They are, as he wrote on the bulletin that first night after being about 10 minutes late: "1) Write right; 2) Write wrong; 3) Write on." Short and sweet, it was, and the same could be said for that first night ala Abbey. A few minutes later the grizzled, jeans-laded author was distracted, as we all were, buy something going on at the plaza. He rushed over to the second floor window of the classroom, and, after seeing a bunch of anti-nuke protesters go buy with candles, exclaimed, "Hey, I gotta go see that!" And with that, he rushed out the door and did not return. We wannabe monkeywrenching writers, sitting there in a our desks for just a short, stunned moment, had probably right at that point started to wonder if perhaps the lesson on how to write about cactus and coyotes might be included on a syllabus. However, there was no such mimeograph to follow, from what I recall. Welcome to Abbeyville.

We caught up with him at the candlelight vigil in from the old ROTC building at the center of the University. He was singing with the anti-nuke protesters. That was Abbey, the spontaneous one, holding a candle and I can still see the light flickering on his beard and in his eyes. He was performing, for us, for his students, for those who had not known he was the latest new campus celebrity. Certainly, no foe to publicity of any kind, Abbey well understood the necessity of being an outlandish personality. His greeting card was his frequent call at public gatherings to blow up the Glenn Canyon Dam. But that was just part of the performance.

I believe Abbey wanted to teach for reasons other than to be a teacher, or, to derive a nice, safe income after his upcoming book, "Good News," failed to become the monster hit that "Monkeywrench Gang" and "Desert Solitaire" had proved to be a few years before. Nope, it was other things. Including the desire for connectivity in a social, most certainly the beautiful young co-eds who attended his classes. More than anything else, it was this: At that point in time, perhaps one of the few times, he wanted to be where the action was. In fact, he wanted to be the action. For all intents and purposes in my life, he was the living symbol of boundless action, apologizing to no one, and, accepting it as part of the deal, the heavy price that might mean.


As a teacher, he wasn't so great, but I believed he took an interest in me, even when I tried to write like him. Once we were given an assignment to write something on the "Wild Side." Everybody else assumed that meant practice writing about cactus and coyotes and the call of the lone wolf student writer. Always one to color outside the lines, I decided to write about downtown Phoenix as viewed from a general walk around the Greyhound Bus station. In the course of my study of the terrain, I went by the Phoenix Convention Center, and discovered a couple that had snuck off into some bushes to make love. This, of course, was too good to be true, considering my idea for the article, and I turned it in as a metaphor about Eden and life in the city.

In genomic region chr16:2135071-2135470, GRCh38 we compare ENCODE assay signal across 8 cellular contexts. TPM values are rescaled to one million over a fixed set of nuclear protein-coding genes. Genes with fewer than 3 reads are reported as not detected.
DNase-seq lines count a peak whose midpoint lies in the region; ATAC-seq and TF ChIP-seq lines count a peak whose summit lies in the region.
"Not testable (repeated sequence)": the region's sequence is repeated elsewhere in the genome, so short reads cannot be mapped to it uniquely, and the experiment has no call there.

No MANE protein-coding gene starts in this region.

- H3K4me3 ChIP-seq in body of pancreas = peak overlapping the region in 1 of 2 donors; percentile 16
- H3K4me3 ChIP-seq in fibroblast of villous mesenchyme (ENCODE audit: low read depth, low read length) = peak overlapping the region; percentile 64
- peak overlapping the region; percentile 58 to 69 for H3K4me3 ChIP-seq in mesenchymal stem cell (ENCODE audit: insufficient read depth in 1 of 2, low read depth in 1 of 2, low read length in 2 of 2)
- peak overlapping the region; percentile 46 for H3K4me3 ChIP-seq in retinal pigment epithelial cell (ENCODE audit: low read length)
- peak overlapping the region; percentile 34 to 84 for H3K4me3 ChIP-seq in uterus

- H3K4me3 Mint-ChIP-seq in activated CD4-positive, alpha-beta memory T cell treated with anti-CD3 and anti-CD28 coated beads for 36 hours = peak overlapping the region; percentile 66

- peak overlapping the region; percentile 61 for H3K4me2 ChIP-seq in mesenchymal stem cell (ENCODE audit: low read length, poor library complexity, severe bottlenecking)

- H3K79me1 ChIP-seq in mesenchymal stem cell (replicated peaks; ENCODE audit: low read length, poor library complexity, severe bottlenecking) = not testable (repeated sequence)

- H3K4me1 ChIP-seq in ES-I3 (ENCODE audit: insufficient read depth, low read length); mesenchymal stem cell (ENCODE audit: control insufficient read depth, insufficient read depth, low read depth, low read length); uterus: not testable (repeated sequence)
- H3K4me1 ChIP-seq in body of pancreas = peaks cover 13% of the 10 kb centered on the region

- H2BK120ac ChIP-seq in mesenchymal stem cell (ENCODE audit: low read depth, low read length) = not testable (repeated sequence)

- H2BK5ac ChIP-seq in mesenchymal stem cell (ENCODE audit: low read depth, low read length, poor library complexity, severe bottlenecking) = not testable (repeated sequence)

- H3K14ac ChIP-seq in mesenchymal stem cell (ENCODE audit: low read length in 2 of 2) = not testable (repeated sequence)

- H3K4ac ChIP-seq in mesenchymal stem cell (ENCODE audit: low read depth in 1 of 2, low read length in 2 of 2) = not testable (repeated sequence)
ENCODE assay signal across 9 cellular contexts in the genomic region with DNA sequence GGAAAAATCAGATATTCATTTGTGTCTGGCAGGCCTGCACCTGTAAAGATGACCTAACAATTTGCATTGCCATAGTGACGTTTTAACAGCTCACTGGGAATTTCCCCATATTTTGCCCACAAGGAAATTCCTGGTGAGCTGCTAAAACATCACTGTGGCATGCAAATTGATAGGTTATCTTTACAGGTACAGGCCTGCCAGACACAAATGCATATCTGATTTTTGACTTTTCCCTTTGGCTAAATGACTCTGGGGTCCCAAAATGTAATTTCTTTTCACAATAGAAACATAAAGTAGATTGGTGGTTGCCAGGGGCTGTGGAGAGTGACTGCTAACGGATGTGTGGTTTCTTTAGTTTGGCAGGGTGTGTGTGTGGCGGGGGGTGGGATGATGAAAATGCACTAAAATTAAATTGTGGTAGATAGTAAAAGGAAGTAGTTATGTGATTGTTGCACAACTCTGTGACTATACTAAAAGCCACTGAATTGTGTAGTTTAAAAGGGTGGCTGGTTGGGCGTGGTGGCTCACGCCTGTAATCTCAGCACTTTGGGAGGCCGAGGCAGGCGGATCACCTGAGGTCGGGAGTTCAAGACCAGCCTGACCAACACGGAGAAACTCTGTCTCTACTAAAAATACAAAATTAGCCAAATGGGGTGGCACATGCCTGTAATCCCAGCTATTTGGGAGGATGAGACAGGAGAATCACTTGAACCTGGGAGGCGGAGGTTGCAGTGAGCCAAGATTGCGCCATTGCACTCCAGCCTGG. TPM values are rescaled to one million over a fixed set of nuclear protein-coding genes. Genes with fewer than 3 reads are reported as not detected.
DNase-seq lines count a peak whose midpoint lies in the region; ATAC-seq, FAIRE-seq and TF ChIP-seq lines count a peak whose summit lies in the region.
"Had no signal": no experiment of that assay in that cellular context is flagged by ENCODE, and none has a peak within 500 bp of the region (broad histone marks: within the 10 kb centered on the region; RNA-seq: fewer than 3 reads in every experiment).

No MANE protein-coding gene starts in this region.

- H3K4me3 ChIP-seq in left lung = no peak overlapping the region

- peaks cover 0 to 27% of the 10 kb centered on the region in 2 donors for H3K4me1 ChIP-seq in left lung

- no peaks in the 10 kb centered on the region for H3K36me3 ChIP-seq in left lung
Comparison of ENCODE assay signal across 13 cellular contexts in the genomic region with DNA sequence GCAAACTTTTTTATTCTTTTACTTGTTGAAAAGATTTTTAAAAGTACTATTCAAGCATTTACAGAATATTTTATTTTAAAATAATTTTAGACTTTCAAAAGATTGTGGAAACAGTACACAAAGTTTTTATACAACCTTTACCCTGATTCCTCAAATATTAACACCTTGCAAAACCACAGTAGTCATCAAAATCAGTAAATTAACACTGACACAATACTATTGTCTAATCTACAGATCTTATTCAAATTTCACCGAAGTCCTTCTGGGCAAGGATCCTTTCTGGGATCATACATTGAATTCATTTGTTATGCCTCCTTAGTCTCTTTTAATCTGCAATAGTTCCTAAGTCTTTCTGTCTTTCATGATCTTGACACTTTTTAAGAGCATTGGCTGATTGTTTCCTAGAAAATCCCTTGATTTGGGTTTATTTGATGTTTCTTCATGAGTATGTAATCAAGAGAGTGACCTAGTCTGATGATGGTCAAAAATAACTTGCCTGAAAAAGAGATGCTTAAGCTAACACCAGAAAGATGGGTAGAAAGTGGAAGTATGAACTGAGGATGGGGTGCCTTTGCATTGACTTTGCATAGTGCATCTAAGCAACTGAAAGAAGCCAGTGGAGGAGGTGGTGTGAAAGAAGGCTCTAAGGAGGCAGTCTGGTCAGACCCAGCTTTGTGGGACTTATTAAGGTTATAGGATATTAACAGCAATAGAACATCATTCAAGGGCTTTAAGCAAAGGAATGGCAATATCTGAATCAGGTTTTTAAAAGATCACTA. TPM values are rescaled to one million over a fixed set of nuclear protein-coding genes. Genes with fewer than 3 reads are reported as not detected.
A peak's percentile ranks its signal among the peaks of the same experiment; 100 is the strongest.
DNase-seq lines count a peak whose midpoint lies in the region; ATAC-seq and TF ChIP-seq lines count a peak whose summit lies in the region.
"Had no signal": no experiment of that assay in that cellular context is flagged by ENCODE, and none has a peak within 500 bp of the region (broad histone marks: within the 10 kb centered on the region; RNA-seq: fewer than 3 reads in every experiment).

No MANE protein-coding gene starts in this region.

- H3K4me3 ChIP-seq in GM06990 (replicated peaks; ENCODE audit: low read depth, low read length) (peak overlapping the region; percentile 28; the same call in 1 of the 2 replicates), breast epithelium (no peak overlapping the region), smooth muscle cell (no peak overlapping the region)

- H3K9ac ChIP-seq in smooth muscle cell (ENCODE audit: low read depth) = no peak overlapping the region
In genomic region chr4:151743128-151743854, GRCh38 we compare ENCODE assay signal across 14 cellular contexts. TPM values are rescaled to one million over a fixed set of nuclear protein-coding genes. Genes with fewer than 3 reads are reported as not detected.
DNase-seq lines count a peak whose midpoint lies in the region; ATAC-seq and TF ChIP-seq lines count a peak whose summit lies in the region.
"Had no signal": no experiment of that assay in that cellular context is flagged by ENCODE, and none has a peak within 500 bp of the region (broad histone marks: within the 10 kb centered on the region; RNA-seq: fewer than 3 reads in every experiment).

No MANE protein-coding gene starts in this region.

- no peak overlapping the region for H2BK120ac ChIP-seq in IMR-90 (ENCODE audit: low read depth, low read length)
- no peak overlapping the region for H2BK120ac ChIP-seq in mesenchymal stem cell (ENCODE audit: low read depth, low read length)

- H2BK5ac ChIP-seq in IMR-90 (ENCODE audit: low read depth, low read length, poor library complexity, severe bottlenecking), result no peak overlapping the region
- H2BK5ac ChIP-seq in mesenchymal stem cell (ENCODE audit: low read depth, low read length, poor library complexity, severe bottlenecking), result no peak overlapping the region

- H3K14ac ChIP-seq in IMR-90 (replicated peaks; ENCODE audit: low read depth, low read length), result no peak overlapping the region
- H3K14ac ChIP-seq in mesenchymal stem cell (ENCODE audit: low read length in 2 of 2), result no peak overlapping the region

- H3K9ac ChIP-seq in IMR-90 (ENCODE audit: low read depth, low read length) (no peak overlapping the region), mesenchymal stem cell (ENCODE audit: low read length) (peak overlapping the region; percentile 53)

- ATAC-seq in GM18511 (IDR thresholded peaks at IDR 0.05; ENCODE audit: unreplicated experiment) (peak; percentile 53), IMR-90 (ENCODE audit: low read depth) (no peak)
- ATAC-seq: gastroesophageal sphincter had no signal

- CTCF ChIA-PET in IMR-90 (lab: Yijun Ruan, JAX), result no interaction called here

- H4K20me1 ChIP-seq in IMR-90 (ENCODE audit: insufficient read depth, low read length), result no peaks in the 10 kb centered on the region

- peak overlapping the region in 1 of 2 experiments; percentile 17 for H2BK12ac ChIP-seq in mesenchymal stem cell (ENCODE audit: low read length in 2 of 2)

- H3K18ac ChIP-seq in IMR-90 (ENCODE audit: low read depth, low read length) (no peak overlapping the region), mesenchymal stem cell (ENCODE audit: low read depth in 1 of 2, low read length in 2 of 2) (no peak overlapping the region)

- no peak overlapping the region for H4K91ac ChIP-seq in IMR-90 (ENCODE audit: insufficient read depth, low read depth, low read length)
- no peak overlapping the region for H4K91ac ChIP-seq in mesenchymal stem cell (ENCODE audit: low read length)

Nobody in the class believed that it happened, though. My classmates, during another one of those awful roundtable critiques (always to be taken with a grain of salt) told me it was non-fiction we were supposed to be writing, not fiction. But Edward Abbey believed me. He came to my defense, saying, "This is all just an exercise. All of this is."


There was, in fact, one item distributed at his second class in mimeographed form that proved to be a great boon. The Edward Abbey reading list: Barry Lopez, John McPhee, Tom Wolfe and Hunter S. Thompson. Two nature loving Luddites, a city slicker, and the patron saint of the New Journalism. But there was one other name, a strange one, that took me years to appreciate: Montaigne. The French writer was one of the first to try to express himself, via highly literary means, and it was he who came up with the term essayer, as in essay. It means, "to try."


The whole point of all of this, this …desire to break out into great wide open and quite dicey period of time and space was because, let's face it, I was intending to write about it. Sometimes, since my thoughts tend to wander, my notebooks were my only mental connection to meatspace. Other times, such as those examples when I'd scribble poems at a coffee house before I went to work, or, at a bar where I was usually playing the role of the eccentric loner in the back, the Watcher of Human Behavior, it appeared that kind of output was, in fact, a desperate sort of performance art. A lonely artist, a cry for help, a pen warmed up in a sad and self-perpetuating hell out of some desperate need to initiate something more interesting. It was the raw data on what had been seemed to be so unsatisfying about life in the suburbs of sunny Scottsdale----with my wife, and a fundamentalist mother-in-law, no less, both making it their regular routine to remind me that I was in every way, shape and form, a "heathen," often to the point of leaving written reminders beneath my pillow that I was a scum, shouldn't be writing about rock music for the local newspaper, or, that new book by Salman Rushdie, and that I would soon be going to hell if I didn't publicly hand myself over the JeeeeeSuuuuus. So yes, I know a few things about life in the microcosm of authoritarian rule.

My poetry was one of the few positive channels for anxiety and their release. That is, until my soon-to-be ex decided to set them alight in the backyard barbecue. I think I still have some charred portions of those hand-written early versions to this day.